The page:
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Tuesday, December 04, 2012

There goes the only guy doing any creative hasbara

There's only one senior Israeli government official who is doing any kind of creative hasbara (public relations) and that is Deputy Foreign Minister Danny Ayalon. Now, Ayalon has been left off his party's Knesset list for the upcoming elections.
Ayalon responded to his having been left off the Yisrael Beytenu list, saying he would continue to work to advance Israel's interests.
"Today I received from the chairman of Yisrael Beytenu, Avigdor Liberman, the announcement that I would not be on the Yisrael Beytenu list for the next Knesset," Ayalon wrote on his Facebook page.
"In the past four years I was able to serve as Israel's deputy foreign minster during a complicated and challenging time...I will continue to work for the prosperity and strengthening of Israel in the diplomatic, security and economic arenas," Ayalon stated.
He added that he would continue to work hard in his current role until the end of his term.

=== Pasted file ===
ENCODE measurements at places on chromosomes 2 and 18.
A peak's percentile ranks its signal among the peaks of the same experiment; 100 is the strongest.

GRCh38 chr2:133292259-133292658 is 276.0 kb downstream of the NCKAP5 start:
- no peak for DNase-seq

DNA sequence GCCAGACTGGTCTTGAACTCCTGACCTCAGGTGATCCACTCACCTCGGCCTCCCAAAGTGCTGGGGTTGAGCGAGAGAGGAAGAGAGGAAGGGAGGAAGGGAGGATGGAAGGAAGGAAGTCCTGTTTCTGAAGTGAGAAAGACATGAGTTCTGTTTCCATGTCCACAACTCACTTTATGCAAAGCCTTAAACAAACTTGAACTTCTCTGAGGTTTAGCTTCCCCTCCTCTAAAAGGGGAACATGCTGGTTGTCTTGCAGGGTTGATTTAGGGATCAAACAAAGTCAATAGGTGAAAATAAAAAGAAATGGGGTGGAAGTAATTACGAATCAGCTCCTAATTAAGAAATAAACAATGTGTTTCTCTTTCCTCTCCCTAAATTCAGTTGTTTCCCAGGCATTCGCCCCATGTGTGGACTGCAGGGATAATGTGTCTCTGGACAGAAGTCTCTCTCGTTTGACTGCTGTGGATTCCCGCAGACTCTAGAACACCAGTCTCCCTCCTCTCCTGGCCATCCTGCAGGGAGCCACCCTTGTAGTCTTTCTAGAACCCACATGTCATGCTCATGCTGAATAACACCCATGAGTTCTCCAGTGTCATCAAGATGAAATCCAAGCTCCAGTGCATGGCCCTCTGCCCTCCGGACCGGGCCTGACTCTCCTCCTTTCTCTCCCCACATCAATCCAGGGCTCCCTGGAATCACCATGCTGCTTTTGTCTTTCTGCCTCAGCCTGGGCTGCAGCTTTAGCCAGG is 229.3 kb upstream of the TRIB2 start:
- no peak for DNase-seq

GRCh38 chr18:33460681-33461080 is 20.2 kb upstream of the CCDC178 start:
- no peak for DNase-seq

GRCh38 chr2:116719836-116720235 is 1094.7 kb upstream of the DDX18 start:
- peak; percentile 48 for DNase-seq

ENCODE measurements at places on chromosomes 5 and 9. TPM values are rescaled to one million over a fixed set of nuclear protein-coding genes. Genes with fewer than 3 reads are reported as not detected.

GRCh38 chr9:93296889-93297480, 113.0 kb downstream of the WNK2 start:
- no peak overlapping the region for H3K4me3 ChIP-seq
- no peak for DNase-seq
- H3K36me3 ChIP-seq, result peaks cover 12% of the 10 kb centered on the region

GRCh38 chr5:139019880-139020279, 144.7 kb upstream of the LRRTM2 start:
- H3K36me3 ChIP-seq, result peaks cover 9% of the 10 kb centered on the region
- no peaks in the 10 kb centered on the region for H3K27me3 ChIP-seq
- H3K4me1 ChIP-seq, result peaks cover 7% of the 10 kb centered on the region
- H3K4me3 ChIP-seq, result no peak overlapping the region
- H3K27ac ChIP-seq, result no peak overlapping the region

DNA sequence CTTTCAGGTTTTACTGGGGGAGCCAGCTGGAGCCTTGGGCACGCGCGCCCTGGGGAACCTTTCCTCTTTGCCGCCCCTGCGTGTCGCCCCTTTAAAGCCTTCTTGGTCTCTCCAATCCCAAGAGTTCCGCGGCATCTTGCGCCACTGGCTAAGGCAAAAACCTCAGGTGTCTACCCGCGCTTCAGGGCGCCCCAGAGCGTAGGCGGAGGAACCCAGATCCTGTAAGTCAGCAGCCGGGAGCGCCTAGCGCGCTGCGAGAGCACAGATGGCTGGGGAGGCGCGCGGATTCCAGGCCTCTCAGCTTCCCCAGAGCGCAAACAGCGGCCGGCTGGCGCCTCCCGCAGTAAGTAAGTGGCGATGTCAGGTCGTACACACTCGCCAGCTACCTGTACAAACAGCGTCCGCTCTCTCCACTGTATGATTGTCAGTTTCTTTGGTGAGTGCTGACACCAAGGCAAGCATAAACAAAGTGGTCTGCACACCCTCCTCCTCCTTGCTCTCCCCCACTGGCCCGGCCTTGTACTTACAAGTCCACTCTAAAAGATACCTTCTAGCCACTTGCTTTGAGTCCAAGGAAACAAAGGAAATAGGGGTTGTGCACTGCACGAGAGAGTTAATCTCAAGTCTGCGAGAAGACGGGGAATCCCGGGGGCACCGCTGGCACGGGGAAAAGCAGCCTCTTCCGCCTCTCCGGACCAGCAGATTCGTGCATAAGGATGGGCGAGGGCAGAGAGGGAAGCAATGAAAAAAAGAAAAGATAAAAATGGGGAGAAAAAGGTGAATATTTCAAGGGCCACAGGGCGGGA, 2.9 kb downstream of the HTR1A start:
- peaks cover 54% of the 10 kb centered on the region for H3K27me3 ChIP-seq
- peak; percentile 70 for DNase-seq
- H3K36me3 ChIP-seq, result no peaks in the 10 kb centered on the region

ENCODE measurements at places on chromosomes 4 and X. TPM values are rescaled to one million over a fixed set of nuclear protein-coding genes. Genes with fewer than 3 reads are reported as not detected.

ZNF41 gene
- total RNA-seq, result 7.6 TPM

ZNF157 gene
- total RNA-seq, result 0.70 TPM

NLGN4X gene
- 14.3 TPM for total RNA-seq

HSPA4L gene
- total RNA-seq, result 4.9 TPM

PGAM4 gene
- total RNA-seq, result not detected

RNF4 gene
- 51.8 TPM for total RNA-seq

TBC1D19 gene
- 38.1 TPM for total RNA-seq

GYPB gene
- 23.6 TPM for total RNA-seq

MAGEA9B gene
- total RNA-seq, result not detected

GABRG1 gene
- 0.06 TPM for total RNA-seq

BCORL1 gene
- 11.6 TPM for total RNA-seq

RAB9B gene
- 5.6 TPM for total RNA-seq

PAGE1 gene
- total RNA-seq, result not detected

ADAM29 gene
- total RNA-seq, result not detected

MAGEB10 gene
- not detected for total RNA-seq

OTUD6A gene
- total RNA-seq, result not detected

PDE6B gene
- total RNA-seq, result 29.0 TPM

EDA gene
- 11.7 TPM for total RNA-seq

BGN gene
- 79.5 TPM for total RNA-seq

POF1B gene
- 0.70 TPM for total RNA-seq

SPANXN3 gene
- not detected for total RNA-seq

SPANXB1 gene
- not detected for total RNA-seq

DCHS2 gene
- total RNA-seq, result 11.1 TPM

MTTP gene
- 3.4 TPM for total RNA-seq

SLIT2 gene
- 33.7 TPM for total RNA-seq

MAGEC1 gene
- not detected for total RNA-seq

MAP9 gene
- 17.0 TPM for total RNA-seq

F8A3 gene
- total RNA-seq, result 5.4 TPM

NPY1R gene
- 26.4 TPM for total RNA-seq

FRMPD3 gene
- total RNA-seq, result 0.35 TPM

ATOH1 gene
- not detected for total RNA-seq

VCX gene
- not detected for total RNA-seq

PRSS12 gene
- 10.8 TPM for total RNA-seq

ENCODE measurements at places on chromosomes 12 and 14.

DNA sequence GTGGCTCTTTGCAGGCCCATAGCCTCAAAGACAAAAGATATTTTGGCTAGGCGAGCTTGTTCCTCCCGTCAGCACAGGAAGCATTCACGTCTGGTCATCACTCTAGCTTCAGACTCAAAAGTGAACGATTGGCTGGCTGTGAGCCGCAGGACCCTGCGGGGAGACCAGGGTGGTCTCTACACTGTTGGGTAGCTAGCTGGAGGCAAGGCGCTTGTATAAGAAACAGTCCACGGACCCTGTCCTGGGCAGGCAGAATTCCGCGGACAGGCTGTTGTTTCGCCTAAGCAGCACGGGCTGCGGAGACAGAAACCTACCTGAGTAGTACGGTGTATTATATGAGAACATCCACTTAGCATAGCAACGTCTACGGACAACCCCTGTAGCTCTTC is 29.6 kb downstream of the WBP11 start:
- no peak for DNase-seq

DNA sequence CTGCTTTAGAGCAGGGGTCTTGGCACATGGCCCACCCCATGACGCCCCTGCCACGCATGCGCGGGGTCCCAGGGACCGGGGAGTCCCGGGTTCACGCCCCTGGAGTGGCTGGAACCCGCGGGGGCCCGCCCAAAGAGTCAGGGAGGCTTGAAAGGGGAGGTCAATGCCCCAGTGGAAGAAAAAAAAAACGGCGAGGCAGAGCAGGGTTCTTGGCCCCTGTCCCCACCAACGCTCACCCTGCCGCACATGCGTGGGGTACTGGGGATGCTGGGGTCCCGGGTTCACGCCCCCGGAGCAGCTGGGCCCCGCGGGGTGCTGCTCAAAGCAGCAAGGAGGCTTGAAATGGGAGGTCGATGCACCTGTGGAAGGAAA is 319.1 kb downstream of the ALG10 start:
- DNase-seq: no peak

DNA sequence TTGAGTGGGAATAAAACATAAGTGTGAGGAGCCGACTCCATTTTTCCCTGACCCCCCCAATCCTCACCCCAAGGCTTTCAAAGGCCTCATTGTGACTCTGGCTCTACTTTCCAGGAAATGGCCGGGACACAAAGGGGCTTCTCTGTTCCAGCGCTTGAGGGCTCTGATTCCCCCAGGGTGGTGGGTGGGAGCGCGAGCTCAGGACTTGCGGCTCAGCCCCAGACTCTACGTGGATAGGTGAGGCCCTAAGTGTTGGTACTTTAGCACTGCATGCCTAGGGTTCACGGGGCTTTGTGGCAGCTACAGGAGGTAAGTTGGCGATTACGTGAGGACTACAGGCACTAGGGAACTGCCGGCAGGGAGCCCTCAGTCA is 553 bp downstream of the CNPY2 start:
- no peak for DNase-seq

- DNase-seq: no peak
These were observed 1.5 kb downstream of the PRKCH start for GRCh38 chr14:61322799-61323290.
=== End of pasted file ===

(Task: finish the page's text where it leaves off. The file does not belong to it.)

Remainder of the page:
But why? Why would the number 2 person in Yisrael Beiteinu be unceremoniously dumped? (The party has no primary so this was clearly a decision of Avigdor Lieberman). Here's some speculation.
Israeli political consultant Jonny Daniels told The Algemeiner that the move was political. “Basically Ayalon doesn’t bring any seats to LBet (Lieberman’s party Likud Beiteinu). He was a token Israeli that added to them. Now Lieberman with Bibi has enough people that have good English and can appeal to that crowd,” he said.
But there may have been a personal aspect as well says Daniels, “It’s also a known fact that Lieberman and Ayalon didn’t get on that well.”
I'd bet on the second explanation. Ayalon was put into the foreign ministry as Lieberman's deputy (usually deputies don't come from the same party) for three reasons. First, Lieberman's English was not regarded as top notch while Ayalon as a former Ambassador to the US speaks English fluently. Lieberman's English has improved.

Second, Lieberman had a criminal investigation hanging over him which is now likely to be dismissed. Having Ayalon as his deputy meant that if Lieberman had to resign (and at the beginning of the present government there was constant speculation regarding what would happen if he had to resign), there was someone else from his party who would be a natural to step into his place. Now, that's not necessary.

And third, Lieberman may just be tired of hearing that Ayalon is de facto foreign minister except when Bibi is filling that role.

So Ayalon is out. Here's betting he lands in the Likud by the next election.

In the meantime, let's hope Ayalon keeps doing hasbara or someone else picks up the ball.

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